Multiple Interlinked Global Crises Resulting in Regress in SDG Achievement Putting the World on the Verge of the Abyss

The world is facing the impact of multiple and interlinked global crises caused by climate change, pollution, desertification and biodiversity loss, the COVID-19 pandemic, by new and ongoing conflicts, and by the ungoverned development of new technologies. According to the 2022 advance unedited version of the United Nations (UN) Secretary-General’s annual report on Progress towards the Sustainable Development Goals (SDGs), “years, or even decades, of development progress have been halted or reversed” and “the very viability of achieving the SDGs by 2030” is at risk.


The combined social, economic, and health impact of the COVID-19 pandemic has exceeded any other major crisis in recent history. Due to the pandemic-related economic decline, around 97 million more people live in extreme poverty in 2022 compared to pre-pandemic levels.[1] The crisis is also aggravating inequalities. The labour market has been hit particularly hard with the loss of about 125 million full-time jobs in 2021, which it will take several years to recover from.[2] Consequently, the cumulative global income loss in 2021 compared to the previous year is about 10 trillion USD, of which more than 3 trillion USD falls on developing countries.[3] Education gains accomplished over the past two decades have been eradicated. According to estimations over 100 million additional children fell below minimum academic levels as a result of school closures, resulting in a cost of 17 trillion USD in lost learning, lower productivity and job losses.[4] Climate action has been overshadowed by the multiple crises and the increased emergence of natural disasters have even more far-reaching economic and social costs than the crises we are already confronted with.[5] By 2030, 132 million people could fall into extreme poverty due to climate change.[6] 


million full-time jobs were lost due to COVID-19 in 2021


million people could fall into extreme poverty by 2030 due to climate change


million people from 24 countries/territories were facing acute food insecurity due to (armed) conflicts in 2021

The pandemic resulted in the worst recession in decades, although the global economy started to revive in 2021, with the global output expanding by 5.5%. Yet, new COVID-19 variants and continued vaccine inequity, together with rising inflation, major supply-chain disruptions, policy uncertainties, and unsustainable debt in developing countries, caused the global economy to slow down again at the end of 2021.[7] As a result of the economic collapse, many countries face an exacerbated debt situation and decreasing fiscal space increasing inequalities and leading to terrible consequences for the most vulnerable.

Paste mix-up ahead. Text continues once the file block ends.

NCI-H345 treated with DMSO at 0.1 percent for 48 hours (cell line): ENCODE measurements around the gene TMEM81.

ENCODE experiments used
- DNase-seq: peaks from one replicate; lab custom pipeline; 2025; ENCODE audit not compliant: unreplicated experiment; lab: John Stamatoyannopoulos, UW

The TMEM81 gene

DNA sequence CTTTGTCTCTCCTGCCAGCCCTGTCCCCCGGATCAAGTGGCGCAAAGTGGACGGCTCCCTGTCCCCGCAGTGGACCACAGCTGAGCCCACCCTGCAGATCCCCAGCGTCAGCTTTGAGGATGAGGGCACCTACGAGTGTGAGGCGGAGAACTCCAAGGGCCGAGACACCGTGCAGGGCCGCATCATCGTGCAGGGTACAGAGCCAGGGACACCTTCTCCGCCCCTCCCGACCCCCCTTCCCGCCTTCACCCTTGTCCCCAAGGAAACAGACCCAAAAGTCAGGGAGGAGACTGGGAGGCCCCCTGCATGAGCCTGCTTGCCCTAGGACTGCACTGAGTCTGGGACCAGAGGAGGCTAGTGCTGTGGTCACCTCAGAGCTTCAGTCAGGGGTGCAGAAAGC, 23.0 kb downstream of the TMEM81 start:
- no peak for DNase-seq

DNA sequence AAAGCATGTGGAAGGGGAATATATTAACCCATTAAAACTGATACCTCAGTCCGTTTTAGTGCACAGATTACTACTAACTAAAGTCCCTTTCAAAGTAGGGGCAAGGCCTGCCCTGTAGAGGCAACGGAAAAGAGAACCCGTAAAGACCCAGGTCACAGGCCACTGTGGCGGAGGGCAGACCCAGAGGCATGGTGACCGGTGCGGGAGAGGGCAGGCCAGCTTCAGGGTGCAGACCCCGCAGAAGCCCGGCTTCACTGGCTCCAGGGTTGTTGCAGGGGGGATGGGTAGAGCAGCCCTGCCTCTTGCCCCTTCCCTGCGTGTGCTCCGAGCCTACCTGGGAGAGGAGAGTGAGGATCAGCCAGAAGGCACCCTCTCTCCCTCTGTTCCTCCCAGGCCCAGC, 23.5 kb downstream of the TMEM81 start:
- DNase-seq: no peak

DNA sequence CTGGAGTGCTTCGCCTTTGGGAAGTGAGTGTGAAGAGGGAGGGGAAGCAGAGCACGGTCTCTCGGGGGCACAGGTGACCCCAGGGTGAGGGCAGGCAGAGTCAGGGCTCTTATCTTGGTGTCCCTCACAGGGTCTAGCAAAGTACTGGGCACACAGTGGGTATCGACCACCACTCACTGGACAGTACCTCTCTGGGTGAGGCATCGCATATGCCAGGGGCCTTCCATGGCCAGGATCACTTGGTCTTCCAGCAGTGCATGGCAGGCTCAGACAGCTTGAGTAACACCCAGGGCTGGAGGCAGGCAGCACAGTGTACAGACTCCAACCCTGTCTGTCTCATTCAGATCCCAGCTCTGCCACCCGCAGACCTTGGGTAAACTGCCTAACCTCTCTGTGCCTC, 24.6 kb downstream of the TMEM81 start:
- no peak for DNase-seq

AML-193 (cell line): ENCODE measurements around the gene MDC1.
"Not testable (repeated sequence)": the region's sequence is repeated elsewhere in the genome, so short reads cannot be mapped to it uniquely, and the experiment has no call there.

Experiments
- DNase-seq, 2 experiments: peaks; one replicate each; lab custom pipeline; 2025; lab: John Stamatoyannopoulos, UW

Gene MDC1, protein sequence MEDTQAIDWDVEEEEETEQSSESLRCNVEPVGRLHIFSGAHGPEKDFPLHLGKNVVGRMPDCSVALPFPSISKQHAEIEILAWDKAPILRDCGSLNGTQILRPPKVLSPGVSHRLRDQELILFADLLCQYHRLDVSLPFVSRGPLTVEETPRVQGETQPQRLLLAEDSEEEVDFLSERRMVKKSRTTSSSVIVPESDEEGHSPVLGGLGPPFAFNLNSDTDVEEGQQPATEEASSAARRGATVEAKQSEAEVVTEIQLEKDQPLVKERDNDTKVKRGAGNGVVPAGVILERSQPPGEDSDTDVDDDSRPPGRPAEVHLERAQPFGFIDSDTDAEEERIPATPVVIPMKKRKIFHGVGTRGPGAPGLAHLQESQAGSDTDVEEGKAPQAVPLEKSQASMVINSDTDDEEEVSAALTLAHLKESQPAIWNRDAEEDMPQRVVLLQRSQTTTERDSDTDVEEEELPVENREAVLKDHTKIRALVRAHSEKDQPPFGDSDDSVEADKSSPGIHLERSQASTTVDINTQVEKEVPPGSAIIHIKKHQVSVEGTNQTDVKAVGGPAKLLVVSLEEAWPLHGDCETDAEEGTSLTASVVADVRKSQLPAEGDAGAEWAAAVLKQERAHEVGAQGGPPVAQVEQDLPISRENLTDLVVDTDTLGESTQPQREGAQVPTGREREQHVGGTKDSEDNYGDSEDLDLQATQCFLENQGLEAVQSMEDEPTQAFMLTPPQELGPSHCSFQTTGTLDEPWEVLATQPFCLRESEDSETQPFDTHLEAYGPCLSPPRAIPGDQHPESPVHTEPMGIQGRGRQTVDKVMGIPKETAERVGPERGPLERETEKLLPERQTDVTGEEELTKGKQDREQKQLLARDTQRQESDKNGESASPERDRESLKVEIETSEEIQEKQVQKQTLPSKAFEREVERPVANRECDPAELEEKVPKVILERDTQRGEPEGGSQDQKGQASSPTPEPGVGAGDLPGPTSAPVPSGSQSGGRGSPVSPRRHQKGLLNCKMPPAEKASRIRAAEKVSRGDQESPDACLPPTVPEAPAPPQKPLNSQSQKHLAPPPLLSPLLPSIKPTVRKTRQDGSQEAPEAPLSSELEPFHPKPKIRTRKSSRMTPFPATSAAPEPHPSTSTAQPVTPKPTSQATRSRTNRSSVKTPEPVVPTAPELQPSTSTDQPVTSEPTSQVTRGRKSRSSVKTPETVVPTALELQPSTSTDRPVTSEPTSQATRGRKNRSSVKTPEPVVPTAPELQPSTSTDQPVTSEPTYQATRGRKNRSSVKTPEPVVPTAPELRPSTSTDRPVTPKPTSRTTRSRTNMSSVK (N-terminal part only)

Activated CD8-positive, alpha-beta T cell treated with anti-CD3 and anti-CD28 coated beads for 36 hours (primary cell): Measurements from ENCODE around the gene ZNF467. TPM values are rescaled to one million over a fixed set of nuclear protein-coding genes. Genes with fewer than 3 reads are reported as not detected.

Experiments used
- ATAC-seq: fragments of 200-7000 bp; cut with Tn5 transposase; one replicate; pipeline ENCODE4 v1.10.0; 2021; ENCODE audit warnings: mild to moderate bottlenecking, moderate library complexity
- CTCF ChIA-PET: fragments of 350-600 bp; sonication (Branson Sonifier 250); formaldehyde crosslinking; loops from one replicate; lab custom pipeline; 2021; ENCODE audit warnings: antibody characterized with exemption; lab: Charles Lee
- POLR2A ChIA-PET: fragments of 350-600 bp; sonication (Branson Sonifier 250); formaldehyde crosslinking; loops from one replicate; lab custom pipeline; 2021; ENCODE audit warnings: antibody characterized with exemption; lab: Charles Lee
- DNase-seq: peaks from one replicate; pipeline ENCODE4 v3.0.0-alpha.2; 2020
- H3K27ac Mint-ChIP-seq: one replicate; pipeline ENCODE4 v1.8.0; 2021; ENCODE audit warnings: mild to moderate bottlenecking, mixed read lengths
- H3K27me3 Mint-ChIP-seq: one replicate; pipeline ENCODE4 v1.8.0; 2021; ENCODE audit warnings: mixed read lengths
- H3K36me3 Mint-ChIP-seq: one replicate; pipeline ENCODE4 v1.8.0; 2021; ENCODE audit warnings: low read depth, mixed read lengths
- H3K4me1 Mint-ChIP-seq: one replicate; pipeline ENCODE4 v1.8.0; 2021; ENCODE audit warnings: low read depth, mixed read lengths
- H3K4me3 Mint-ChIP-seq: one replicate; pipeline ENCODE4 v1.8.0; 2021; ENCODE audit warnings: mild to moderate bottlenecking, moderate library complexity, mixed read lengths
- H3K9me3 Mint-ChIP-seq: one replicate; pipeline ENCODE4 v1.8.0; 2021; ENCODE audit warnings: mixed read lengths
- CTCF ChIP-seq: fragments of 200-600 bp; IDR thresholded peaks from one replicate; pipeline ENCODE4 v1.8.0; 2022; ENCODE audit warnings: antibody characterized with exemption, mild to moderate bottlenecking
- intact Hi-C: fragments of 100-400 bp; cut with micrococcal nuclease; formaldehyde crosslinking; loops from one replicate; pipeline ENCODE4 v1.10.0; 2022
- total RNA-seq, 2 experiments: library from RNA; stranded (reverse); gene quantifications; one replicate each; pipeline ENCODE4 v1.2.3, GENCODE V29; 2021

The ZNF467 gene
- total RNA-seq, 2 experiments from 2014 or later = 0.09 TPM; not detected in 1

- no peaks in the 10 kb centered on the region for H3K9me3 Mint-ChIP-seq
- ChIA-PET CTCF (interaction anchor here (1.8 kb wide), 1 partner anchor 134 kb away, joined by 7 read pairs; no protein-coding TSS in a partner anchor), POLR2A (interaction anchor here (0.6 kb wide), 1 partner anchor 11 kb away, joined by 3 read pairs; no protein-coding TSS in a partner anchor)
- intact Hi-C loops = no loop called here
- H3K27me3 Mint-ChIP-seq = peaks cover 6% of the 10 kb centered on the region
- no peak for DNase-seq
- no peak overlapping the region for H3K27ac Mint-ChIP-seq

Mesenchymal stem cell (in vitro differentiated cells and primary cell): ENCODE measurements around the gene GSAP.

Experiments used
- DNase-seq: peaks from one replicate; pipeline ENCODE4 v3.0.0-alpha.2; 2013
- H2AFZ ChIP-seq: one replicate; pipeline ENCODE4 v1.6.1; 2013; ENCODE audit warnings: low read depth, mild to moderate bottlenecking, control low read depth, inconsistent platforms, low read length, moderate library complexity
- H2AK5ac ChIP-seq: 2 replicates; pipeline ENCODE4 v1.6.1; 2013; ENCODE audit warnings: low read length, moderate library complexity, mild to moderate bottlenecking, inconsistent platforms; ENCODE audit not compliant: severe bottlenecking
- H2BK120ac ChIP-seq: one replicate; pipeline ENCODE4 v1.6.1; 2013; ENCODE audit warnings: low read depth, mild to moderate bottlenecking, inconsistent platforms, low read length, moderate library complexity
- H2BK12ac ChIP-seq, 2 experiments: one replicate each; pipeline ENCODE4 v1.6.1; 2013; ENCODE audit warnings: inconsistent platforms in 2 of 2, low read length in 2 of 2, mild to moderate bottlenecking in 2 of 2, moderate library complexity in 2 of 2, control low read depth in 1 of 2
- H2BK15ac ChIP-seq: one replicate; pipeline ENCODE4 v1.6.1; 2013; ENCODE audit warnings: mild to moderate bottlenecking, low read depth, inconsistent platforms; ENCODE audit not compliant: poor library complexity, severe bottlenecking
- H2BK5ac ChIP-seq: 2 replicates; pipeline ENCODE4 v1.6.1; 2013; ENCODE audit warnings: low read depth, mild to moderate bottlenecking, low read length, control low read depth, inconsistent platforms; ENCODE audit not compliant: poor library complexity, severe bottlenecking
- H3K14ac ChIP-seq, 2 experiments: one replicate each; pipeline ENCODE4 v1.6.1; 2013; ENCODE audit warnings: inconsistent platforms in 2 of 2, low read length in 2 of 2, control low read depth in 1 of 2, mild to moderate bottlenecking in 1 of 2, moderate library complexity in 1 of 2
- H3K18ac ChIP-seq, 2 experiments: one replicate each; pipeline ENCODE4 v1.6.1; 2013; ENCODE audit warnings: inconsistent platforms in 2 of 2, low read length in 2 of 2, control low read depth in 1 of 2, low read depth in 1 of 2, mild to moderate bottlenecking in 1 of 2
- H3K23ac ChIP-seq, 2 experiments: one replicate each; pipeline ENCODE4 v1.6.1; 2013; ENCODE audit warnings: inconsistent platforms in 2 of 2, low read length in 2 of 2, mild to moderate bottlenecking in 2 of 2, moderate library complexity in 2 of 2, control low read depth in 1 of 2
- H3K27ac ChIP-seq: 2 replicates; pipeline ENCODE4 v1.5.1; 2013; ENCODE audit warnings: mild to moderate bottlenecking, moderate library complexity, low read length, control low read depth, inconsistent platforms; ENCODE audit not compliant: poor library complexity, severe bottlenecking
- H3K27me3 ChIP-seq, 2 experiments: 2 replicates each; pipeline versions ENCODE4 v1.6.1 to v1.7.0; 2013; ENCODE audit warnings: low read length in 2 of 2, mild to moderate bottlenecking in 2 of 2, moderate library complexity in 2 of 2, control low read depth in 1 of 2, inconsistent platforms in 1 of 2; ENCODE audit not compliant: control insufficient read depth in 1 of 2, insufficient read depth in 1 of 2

The world is also facing the highest number of violent conflicts since 1945. In 2021 alone, 139 million people from 24 countries and territories were facing acute food insecurity due to (armed) conflicts.[8] Furthermore, the war in Ukraine has caused food, fuel and fertilizer prices to skyrocket, disrupted supply chains and global trade, and caused distress in financial markets. Together with the refugee crises, the impacts of the conflict may lead to a global food crisis and result in significant regress to the SDGs. According to the advance unedited version of the UN Secretary-General’s annual report on Progress towards the SDGs, it is estimated that the war could cut global economic growth by 0.9% in 2022 and have implications for aid flows. In essence, those SDGs with the highest exposure to the three-dimensional food, energy and financial crises are being hit the hardest.


Financing a sustainable transformation is becoming more challenging as a consequence of the pandemic and its follow-up crises. Simultaneously, following an initial massive investment cutback of 40% in 2020, global flows in foreign direct investment (FDI) are now up 77% to an estimated $1.65 trillion, thereby exceeding pre-pandemic levels.[9] Beyond that, net official development assistance (ODA) rose to an all-time high of 178.9 billion US$ in 2021.[10] Hence, the current crises can also be seen as an opportunity for development finance. However, despite these positive trends, recovery efforts are not distributed equally, and with an average contribution of 0.33%, we are still far below the 0.7% ODA of GNI set by the UN. Consequently, the COVID-19 pandemic indeed revealed a lack of financial solidarity as developing countries face significant challenges to recover — with increasing interest rates, record inflation, significant debt burdens, and exponential increases in the cost of financing.[11] 

Build Back Better, Green Recovery, Just Transition

Different recovery concepts – Green Recovery, Build Back Better, Just Transition – are promoted by various stakeholders.


Green Recovery refers to recovery measures that put the environment in the centre. It mainly focuses on climate change mitigation and air pollution. The concept of Building Back Better seeks to transform existing economic paradigms that create inequalities, while the term Just Transition stresses the importance of the third pillar of sustainable development during that process: action towards a sustainable future need to be combined with social commitments to ensure a future with decent work opportunities for everyone